The View Up Here

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Archive for November, 2015

Rebuilding the Contact Mic

Posted by Tom Benedict on 07/11/2015

The problem with prototypes is they’re never robust enough to exist in the field. Such was the case with my sadly lamented contact mic. Shortly after making the line scream recording it developed a bunch of noise and variable gain. Turns out my none-too-friendly treatment of the piezoelectric crystal had finally taken its toll. One of the wires had popped off, and the crystal itself was cracked.

So much for my $3.50 piezo buzzer from Radio Shack!

I didn’t want to go through the drill of gutting another Radio Shack piezo buzzer, so I bought ten piezo elements from SparkFun. The Alex Rice preamp was still fine, so I salvaged it and put a new piezo element on the end of the cable, but with an actual housing. It now sports a 1″ diameter aluminum shell and a 0.010″ stainless contact plate that the piezo is epoxied to. The shell and contact plate also act as an RF shield, so I had to isolate the piezo from the stainless. Turns out thin strips of Scotch Tape do a wonderful job of keeping things from contacting. And with the rigid housing I can clamp this thing down nice and hard without risking damage to the piezo.

Contact Mic Reboot\

While I was at it I made two other mics. One is attached to an alligator clip, and the other is attached to a magnet salvaged from a dead hard drive. The clip should make it easier to record line scream, and the magnet will cling like nuts to anything ferrous. (Sorry, no photos of these yet.) These won’t have hard housings on them since they won’t require clamps to use, but I potted the wires so they should be plenty robust in the field.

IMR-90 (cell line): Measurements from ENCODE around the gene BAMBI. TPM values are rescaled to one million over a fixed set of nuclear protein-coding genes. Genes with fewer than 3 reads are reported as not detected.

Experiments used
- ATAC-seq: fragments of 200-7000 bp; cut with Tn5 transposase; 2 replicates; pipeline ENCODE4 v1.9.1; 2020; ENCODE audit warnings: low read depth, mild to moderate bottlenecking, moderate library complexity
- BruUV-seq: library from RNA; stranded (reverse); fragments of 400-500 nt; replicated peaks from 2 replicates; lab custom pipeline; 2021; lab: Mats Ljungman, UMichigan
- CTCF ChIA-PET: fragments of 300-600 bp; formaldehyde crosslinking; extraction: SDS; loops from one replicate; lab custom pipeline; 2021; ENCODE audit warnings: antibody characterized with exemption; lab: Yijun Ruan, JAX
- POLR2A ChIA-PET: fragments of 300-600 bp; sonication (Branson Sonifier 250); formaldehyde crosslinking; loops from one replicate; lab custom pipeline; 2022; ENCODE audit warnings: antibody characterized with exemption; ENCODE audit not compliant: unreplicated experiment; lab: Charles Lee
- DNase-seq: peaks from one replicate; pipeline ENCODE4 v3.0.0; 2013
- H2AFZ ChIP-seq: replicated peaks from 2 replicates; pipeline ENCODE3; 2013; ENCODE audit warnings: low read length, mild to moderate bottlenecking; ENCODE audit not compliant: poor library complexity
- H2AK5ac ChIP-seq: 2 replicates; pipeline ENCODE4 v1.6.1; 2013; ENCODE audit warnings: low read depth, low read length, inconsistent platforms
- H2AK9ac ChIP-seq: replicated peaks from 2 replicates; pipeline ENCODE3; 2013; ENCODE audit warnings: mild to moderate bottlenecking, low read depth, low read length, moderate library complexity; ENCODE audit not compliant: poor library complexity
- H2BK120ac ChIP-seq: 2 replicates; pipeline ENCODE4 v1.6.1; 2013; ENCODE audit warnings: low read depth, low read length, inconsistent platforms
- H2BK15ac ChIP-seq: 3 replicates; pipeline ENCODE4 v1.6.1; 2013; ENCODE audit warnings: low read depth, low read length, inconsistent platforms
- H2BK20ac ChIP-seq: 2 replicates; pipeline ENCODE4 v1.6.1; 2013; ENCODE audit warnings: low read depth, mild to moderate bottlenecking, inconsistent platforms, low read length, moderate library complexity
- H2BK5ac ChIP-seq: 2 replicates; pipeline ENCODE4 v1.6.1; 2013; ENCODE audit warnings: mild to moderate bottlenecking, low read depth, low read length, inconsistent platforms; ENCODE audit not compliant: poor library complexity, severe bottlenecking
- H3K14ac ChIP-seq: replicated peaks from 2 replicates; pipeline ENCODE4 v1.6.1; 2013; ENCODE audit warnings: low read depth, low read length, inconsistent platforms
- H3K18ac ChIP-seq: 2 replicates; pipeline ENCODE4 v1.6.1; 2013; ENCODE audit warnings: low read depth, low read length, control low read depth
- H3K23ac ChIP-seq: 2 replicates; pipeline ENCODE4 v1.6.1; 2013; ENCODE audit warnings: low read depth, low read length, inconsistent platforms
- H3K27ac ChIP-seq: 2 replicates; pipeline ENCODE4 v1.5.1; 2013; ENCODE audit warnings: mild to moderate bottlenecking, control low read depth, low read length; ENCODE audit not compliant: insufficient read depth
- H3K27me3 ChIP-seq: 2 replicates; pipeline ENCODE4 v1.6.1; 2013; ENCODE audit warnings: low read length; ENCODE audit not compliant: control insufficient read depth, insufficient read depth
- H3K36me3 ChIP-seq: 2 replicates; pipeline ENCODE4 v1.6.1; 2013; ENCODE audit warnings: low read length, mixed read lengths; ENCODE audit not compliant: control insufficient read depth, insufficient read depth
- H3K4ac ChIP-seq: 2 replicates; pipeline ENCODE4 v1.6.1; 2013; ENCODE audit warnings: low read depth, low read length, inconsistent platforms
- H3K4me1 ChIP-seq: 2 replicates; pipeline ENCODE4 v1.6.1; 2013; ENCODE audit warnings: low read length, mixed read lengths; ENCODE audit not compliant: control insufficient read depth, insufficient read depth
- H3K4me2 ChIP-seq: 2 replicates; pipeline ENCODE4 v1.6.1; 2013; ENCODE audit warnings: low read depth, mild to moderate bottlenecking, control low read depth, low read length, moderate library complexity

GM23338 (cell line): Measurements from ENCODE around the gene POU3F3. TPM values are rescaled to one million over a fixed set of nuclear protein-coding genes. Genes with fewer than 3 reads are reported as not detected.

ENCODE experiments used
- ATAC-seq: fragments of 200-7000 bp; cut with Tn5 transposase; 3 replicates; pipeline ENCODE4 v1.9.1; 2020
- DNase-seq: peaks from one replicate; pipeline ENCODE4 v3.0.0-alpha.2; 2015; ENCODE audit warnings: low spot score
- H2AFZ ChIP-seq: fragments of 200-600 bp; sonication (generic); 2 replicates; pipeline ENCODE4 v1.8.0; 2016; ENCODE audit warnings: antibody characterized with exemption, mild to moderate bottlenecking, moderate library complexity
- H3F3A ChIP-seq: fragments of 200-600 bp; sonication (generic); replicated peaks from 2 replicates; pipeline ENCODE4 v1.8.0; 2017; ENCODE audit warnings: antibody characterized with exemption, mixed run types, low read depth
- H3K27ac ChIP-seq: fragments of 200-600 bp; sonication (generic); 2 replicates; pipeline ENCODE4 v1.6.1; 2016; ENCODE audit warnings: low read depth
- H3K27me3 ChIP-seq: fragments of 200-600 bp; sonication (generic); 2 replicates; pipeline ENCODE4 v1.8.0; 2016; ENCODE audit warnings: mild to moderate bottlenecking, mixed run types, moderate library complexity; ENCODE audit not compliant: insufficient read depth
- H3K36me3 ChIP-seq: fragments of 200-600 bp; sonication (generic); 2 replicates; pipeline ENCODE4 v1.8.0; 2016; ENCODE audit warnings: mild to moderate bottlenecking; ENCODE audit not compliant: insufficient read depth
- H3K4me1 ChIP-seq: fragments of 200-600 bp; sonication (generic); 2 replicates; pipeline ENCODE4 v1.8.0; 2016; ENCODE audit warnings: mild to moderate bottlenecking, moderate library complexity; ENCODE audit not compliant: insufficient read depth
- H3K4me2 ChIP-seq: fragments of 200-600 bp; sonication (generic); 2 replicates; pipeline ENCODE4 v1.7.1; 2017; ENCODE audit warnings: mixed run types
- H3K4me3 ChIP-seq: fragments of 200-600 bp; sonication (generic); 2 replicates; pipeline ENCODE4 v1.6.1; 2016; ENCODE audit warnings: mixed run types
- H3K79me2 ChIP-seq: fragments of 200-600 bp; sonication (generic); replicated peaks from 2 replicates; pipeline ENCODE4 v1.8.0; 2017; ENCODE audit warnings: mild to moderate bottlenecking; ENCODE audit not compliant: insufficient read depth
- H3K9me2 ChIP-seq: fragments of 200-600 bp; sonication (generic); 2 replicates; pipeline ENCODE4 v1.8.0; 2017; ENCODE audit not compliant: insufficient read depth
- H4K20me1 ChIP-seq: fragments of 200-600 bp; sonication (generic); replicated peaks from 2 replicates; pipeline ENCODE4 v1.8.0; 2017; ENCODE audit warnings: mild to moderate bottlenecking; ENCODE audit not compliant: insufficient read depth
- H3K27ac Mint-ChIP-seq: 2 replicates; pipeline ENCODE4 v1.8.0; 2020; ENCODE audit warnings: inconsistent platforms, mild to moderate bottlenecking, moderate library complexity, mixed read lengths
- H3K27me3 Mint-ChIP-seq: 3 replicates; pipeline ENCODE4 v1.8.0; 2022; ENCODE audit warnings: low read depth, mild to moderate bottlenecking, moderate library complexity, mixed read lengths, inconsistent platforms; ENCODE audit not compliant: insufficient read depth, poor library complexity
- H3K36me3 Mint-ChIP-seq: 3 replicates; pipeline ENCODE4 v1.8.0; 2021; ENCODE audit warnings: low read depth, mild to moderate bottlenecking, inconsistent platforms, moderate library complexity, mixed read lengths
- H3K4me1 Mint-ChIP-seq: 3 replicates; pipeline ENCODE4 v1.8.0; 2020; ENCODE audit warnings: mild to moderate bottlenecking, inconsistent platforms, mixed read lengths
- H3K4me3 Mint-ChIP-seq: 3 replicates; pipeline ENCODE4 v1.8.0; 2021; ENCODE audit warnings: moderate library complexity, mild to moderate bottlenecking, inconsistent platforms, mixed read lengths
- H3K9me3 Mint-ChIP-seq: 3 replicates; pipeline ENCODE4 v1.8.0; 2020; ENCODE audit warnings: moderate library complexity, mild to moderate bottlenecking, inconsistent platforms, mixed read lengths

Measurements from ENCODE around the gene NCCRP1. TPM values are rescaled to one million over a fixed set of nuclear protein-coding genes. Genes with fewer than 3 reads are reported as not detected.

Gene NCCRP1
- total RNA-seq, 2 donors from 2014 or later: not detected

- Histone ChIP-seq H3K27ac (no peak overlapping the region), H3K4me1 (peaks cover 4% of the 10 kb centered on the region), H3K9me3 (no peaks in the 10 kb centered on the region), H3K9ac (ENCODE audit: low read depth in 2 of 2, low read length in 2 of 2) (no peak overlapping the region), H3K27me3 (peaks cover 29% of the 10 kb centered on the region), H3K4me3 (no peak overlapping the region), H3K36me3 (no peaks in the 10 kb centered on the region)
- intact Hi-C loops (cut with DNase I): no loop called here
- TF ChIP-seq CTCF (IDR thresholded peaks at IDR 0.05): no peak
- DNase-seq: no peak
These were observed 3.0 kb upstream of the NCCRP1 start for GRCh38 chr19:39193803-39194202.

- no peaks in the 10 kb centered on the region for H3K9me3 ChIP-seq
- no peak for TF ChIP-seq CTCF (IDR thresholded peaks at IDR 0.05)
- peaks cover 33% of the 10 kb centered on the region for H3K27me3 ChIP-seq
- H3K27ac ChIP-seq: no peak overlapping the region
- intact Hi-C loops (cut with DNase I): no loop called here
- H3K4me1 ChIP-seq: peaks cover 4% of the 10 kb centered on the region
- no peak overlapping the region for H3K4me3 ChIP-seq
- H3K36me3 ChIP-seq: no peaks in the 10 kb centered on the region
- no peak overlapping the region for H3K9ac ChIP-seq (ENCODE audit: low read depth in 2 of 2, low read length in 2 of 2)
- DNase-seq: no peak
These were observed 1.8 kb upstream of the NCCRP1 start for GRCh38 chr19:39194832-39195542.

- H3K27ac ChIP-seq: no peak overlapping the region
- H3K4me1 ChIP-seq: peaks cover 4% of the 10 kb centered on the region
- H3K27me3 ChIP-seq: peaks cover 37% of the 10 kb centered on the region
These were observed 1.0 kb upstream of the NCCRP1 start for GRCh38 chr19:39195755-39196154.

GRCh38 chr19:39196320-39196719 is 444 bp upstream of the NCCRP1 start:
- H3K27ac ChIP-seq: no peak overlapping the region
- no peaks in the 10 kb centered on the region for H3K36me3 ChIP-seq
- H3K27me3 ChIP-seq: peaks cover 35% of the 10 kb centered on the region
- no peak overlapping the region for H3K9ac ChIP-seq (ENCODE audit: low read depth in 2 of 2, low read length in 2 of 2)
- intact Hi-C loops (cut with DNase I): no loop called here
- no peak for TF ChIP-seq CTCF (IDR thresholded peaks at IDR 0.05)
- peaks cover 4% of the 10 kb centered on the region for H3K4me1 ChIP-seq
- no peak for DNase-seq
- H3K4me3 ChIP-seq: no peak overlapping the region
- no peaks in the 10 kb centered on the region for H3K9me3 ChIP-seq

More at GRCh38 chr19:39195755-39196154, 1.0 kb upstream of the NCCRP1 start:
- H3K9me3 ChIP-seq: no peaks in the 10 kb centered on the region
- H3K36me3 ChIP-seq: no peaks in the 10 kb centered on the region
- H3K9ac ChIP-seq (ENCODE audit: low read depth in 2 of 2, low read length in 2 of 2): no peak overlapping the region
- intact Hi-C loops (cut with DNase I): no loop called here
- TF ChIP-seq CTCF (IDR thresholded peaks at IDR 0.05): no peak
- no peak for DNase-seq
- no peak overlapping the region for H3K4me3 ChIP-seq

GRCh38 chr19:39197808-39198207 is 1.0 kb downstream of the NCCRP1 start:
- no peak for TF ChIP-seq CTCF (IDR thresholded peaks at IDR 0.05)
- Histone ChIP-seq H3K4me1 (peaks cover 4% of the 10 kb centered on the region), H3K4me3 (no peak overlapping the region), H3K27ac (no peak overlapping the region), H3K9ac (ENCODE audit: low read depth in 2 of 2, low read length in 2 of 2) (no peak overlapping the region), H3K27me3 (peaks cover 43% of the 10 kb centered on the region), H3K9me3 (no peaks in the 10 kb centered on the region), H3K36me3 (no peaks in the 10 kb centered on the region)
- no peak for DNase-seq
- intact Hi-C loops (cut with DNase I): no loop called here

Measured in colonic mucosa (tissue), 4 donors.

To make all this more modular, I’m planning to mount three Alex Rice preamps in a nice case and provide jacks for each one so I can mix and match contact mics / hydrophones on three of the four XLR inputs on my Tascam DR-70D recorder. (Why not four preamps? I only built three! But I’m planning to lay the box out for four in case I wind up needing quadraphonic contact audio.) The DR-70D has 1/4″-20 mounting hardware top and bottom, so I can put a tripod socket in the preamp box and mount it rigidly to the recorder.

This weekend is packed, but I hope to be back in the line scream business soon.

The aerial microphone array? That’s a whole ‘nuther story.


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